Yazi Ferrufino is a UMass Boston student with a portfolio that rivals some pros’. The 21-year-old Arlington native has shot regular people as well as celebrities such as Paul McCartney and Charlie Baker. Maintaining a star-studded Instagram account (@ya___z) is just the beginning for this burgeoning photographer and social activist.
Q. When did you first pick up a camera?
A. It started two years ago during a blizzard. Before that, I never had any real interest in taking up any type of art as a potential career or even as a hobby, but the blizzard happened at a time when I was taking a break from college. I ended up picking up for the first time this Fujifilm point-and-shoot camera that my dad bought me at a yard sale a few years before. I kind of just went out and started shooting street photography for the first time. After that, I was looking for work, and I saw an ad for a job at Fenway Park for a sales photographer. That job was probably one of the best experiences I ever had. I was thrown in the middle of the hectic Fenway environment with a DSLR camera and was forced to teach myself how to shoot manual for the first time with all these crazy crowds and different lighting situations. It was really a great way to learn. It was kind of my boot camp for the basics of photography.
Q. What other types of photog raphy do you enjoy?
A. After Fenway, I got interested in concert photography. Music has always been a pretty big part of my life, and it’s worked out pretty well so far. I’ve been able to shoot photos at Boston Calling, Firefly Music Festival, and other venues with various artists. I got to shoot Paul McCartney, Disclosure, A$AP Rocky, and John Mayer. Being the rebellious young person I am, I found ways to wait outside or . . . sneak in.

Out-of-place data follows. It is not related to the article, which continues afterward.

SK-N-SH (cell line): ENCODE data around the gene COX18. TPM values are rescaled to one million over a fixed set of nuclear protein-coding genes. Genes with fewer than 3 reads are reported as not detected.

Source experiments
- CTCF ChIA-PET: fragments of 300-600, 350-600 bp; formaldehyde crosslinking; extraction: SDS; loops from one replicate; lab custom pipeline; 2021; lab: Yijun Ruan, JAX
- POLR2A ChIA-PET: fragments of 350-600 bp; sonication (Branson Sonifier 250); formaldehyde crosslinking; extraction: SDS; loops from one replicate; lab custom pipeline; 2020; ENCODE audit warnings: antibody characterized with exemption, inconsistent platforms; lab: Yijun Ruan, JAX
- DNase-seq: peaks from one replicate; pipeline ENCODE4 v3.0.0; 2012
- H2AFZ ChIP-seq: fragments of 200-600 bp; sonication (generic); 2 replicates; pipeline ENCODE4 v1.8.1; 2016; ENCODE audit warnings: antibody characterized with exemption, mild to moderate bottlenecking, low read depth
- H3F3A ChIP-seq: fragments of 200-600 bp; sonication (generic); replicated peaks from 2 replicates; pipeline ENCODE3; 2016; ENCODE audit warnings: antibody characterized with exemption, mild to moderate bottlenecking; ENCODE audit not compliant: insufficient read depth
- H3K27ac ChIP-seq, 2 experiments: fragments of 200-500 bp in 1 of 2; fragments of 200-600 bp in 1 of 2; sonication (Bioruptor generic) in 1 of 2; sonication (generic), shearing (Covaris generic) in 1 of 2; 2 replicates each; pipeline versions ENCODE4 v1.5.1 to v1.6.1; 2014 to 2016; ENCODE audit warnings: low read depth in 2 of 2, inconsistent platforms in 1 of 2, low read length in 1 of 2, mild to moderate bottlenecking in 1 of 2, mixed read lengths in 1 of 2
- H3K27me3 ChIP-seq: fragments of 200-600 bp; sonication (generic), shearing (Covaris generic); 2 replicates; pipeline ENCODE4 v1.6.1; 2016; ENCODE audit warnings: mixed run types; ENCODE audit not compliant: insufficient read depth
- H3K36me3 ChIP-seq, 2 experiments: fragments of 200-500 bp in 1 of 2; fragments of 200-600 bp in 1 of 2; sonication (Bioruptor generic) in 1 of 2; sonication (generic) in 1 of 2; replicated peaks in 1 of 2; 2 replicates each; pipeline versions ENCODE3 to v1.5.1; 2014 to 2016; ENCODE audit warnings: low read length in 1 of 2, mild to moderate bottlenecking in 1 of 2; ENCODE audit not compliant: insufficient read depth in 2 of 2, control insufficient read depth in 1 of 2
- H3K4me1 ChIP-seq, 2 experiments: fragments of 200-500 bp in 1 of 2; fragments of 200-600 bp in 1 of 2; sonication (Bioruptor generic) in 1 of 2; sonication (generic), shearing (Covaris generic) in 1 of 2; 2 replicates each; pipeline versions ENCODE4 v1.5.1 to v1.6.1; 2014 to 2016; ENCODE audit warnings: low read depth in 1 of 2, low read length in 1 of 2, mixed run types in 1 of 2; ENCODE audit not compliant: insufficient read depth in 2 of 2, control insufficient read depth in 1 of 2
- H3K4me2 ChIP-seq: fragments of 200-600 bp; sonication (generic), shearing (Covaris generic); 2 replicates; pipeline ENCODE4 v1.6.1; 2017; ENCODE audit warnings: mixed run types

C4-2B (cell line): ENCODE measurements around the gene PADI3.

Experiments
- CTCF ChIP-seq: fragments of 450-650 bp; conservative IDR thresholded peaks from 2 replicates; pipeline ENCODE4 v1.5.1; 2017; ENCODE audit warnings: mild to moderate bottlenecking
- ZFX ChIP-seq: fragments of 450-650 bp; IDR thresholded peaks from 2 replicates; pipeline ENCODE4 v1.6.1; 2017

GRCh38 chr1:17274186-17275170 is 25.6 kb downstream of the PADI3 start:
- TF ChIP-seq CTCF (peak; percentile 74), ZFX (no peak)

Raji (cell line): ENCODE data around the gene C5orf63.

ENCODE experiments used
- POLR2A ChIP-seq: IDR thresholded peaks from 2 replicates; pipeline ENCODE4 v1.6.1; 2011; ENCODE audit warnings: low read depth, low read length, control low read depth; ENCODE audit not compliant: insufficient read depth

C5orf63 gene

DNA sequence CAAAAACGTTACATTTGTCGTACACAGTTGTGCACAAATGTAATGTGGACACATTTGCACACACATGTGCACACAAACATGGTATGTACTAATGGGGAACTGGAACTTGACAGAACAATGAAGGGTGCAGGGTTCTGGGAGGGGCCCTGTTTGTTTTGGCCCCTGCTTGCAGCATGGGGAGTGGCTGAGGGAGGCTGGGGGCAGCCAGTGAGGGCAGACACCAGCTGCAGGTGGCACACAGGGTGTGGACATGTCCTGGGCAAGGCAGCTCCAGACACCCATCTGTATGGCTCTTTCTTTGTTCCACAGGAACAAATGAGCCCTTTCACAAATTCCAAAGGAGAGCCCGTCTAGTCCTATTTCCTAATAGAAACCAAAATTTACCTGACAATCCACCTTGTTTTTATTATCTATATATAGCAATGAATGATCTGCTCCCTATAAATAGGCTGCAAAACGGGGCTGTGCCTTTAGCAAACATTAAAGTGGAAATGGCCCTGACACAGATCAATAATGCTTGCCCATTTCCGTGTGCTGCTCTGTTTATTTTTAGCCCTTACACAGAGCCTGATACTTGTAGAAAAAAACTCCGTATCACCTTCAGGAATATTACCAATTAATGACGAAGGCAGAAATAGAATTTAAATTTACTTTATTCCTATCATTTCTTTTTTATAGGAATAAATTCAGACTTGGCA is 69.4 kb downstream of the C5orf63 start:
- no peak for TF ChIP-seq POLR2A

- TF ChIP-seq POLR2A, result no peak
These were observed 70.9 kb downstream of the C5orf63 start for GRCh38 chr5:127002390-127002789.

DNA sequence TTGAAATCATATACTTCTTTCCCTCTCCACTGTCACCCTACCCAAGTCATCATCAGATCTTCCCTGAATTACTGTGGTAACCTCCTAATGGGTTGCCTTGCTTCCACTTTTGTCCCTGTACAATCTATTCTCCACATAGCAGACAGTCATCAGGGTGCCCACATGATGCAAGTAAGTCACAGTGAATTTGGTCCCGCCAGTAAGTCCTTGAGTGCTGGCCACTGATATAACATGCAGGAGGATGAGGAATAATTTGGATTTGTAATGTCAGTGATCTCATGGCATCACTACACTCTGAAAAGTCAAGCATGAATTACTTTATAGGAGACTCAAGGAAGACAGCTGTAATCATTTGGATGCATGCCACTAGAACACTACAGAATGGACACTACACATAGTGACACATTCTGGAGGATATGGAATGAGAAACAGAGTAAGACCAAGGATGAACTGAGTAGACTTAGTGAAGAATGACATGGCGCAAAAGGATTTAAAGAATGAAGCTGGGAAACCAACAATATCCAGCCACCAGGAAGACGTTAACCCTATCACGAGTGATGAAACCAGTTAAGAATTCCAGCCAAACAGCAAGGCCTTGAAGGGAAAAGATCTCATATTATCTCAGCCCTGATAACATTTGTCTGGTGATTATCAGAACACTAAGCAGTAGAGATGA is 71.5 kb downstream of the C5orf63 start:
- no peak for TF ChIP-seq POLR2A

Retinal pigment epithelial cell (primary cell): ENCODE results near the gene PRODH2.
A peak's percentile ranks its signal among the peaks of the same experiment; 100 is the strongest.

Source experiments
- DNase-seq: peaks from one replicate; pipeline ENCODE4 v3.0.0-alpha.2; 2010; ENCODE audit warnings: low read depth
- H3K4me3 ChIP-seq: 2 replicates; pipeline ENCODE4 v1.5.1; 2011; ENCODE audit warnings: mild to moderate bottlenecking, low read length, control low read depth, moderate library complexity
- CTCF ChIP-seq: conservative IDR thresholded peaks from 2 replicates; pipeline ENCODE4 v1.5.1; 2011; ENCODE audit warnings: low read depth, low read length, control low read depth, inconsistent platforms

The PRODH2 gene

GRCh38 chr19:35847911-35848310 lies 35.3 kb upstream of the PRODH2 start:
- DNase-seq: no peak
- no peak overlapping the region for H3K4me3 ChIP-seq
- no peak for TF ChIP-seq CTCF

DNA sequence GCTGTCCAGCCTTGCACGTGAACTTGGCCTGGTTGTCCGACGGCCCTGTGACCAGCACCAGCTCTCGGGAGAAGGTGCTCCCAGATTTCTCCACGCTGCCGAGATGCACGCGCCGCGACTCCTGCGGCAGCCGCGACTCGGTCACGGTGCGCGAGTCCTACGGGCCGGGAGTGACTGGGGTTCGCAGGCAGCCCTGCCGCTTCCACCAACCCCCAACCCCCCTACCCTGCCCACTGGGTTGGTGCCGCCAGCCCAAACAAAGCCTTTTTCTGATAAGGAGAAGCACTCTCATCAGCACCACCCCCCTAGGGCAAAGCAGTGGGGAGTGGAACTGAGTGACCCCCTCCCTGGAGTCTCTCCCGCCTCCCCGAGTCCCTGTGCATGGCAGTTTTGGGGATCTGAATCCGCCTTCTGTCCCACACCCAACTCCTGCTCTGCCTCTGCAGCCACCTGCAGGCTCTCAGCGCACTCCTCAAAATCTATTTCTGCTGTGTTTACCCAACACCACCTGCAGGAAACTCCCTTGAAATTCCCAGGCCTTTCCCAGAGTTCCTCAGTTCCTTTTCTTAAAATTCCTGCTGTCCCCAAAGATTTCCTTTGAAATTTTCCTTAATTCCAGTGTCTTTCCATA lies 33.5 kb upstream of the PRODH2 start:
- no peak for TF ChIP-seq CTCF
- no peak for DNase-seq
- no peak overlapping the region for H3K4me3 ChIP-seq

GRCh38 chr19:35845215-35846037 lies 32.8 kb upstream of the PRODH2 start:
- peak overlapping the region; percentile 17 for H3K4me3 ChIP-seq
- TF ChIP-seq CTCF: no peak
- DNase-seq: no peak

Q. What do you hope to accomplish with your photography?
A. Coming from a family of immigrants, with the recent election, it’s kind of motivating me to push myself out of my comfort zone and try to make a difference with my art. My family is from Bolivia, and growing up I was exposed to Bolivian culture pretty heavily so that’s always been a part of my life. When I was a kid I would always be going to rallies or protests that had to do with immigration regulations or something of the sort. It’s always been a thing that’s helped me look at life differently than others, and it’s definitely impacted the way I take my photos.
Q. What does your Instagram account represent to you?
A. Basically, my Instagram account is a journal of my life. I know a lot of photographers end up clearing all their work and liking to have only their best stuff on, but I’ve managed to keep all of my photos from when I first started to now. It’s kind of my own personal life story.